Cedar chest restoration projects are common here at the shop. This one required some repairs and reconditioning of the existing wood finish.
Mounted on Queen Anne style cabriole legs, this cedar chest (a.k.a. hope chest or blanket chest) is constructed of solid cedar wood.
One of the back legs was loose and missing a section. The other was broken off years ago.
Luckily, the owner had saved and stored the leg inside. A wise decision which paid off by avoiding the cost of fabricating a matching leg.
I repaired both back legs and securely re-attach them as original.
The wood finish was pretty beat up, yet still in tact.
Despite its faded and worn look, it was not peeling or flaking off. Rather than stripping and refinishing, I was able to recondition the existing finish.
This process began by cleaning and prepping the old finish. Two coats of varnish were then applied. After dry, the finish was rubbed with 0000 steel wool and waxed.
As seen in the close up photo above, the original alligated finish in some areas of the top was preserved by reconditioning instead of refinishing. Some furniture manufacturers go great lengths to duplicate this old crackled look.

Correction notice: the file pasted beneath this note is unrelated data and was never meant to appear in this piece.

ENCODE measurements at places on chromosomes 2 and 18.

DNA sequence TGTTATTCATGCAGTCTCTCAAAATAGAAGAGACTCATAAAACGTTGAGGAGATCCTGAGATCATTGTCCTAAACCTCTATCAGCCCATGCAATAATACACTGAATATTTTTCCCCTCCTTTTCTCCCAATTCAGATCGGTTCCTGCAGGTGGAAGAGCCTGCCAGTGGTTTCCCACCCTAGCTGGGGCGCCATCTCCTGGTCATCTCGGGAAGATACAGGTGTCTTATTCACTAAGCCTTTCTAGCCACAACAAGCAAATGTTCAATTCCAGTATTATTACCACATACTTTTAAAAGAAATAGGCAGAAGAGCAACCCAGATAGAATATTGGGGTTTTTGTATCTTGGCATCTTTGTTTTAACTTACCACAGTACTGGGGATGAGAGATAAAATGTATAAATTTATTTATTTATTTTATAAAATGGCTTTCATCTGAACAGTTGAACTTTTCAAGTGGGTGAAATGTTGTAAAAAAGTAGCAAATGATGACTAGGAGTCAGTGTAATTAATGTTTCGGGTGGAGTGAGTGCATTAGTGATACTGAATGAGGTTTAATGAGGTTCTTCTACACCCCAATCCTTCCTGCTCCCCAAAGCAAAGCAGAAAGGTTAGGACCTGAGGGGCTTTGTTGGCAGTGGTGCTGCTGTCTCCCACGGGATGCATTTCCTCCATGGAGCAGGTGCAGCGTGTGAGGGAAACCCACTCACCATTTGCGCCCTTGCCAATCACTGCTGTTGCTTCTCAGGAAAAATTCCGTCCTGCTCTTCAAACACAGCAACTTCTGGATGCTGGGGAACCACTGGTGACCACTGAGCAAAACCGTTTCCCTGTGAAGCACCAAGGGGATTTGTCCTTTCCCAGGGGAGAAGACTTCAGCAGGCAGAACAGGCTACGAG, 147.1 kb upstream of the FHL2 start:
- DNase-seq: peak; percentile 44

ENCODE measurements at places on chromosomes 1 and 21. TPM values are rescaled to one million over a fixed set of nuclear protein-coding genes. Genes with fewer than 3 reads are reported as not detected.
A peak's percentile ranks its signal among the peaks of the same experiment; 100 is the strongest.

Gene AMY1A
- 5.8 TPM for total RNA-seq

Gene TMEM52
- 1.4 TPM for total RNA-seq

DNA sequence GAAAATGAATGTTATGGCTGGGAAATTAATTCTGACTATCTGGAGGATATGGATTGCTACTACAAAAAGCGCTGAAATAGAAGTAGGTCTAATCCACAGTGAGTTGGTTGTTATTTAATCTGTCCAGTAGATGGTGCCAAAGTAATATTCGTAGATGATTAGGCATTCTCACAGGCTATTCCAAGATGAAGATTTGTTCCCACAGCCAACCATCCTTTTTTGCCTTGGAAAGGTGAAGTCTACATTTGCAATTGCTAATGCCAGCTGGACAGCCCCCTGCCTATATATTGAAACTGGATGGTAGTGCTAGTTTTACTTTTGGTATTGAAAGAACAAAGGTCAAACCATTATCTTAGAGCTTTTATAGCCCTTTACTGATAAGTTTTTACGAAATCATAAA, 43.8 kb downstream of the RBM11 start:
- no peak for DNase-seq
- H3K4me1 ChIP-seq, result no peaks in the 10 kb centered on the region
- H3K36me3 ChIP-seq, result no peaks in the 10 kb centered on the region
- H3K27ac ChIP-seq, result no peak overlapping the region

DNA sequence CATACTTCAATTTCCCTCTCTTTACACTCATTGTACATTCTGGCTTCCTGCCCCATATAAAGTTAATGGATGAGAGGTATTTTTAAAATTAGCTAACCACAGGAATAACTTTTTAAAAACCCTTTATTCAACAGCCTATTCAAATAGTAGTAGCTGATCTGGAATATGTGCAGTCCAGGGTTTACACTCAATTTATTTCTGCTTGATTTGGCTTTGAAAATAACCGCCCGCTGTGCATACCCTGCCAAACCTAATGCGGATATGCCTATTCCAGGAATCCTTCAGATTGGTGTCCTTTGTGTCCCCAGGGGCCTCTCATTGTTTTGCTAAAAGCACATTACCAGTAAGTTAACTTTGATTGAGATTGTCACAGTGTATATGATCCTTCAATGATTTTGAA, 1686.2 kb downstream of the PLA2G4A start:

Benefits to reconditioning this existing finish, were:
- A revived original color and finish
- Enhanced transparency
- Uniform sheen
- Maintained the unique texture
- Kept an aged look
Cabriole legs add a nice look to this wooden chest, and the restored wood finish shows them off well.
As for the interior, it was obvious that moth balls had been used when storing items in this blanket chest. The odor was quite strong whenever the lid was opened.
To help remove that moth ball odor, I sanded the unfinished wood interior. This revived the smell of fresh cut cedar. Leaving the lid open for a few days helped as well.
The final photo shows the restored cedar chest from a top view. The reconditioned finish looks great and the grain of the wood is seen clearly.
Thank you to our Red Hook NY client for this furniture restoration project.